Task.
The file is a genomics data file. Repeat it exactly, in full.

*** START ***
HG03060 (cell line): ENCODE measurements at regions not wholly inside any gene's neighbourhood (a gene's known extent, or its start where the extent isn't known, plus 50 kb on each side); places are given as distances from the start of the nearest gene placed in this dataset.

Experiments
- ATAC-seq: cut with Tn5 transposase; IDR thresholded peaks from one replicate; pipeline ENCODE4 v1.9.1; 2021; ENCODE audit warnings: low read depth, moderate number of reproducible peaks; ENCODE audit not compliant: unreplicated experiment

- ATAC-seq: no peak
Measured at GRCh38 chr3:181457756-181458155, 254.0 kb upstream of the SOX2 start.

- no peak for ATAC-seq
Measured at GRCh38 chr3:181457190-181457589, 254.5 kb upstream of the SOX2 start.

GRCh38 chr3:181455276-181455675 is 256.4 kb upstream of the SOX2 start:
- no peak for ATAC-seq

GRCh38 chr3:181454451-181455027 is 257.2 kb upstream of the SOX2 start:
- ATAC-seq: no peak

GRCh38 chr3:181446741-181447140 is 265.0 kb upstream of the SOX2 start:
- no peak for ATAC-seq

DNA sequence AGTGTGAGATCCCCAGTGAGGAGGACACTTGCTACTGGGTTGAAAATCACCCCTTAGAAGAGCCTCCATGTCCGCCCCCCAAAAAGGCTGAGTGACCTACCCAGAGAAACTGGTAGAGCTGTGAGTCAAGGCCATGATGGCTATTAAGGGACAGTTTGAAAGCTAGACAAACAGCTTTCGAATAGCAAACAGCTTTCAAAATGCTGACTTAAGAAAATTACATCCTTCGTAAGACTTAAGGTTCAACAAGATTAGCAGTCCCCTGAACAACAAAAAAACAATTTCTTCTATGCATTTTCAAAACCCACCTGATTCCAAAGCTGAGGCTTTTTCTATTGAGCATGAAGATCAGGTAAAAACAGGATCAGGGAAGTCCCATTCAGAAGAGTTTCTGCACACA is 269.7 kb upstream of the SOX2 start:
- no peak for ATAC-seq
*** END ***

HG03060 (cell line): ENCODE measurements at regions not wholly inside any gene's neighbourhood (a gene's known extent, or its start where the extent isn't known, plus 50 kb on each side); places are given as distances from the start of the nearest gene placed in this dataset.

Experiments
- ATAC-seq: cut with Tn5 transposase; IDR thresholded peaks from one replicate; pipeline ENCODE4 v1.9.1; 2021; ENCODE audit warnings: low read depth, moderate number of reproducible peaks; ENCODE audit not compliant: unreplicated experiment

- ATAC-seq: no peak
Measured at GRCh38 chr3:181457756-181458155, 254.0 kb upstream of the SOX2 start.

- no peak for ATAC-seq
Measured at GRCh38 chr3:181457190-181457589, 254.5 kb upstream of the SOX2 start.

GRCh38 chr3:181455276-181455675 is 256.4 kb upstream of the SOX2 start:
- no peak for ATAC-seq

GRCh38 chr3:181454451-181455027 is 257.2 kb upstream of the SOX2 start:
- ATAC-seq: no peak

GRCh38 chr3:181446741-181447140 is 265.0 kb upstream of the SOX2 start:
- no peak for ATAC-seq

DNA sequence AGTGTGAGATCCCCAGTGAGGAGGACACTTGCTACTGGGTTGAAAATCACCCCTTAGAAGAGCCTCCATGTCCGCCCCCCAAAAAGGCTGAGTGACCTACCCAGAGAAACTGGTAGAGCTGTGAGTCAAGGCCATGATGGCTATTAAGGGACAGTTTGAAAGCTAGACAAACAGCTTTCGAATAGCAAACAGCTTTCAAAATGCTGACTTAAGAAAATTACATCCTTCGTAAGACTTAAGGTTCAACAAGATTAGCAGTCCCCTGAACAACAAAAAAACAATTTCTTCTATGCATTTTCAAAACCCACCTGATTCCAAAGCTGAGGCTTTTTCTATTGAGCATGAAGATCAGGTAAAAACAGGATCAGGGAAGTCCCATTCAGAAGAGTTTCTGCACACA is 269.7 kb upstream of the SOX2 start:
- no peak for ATAC-seq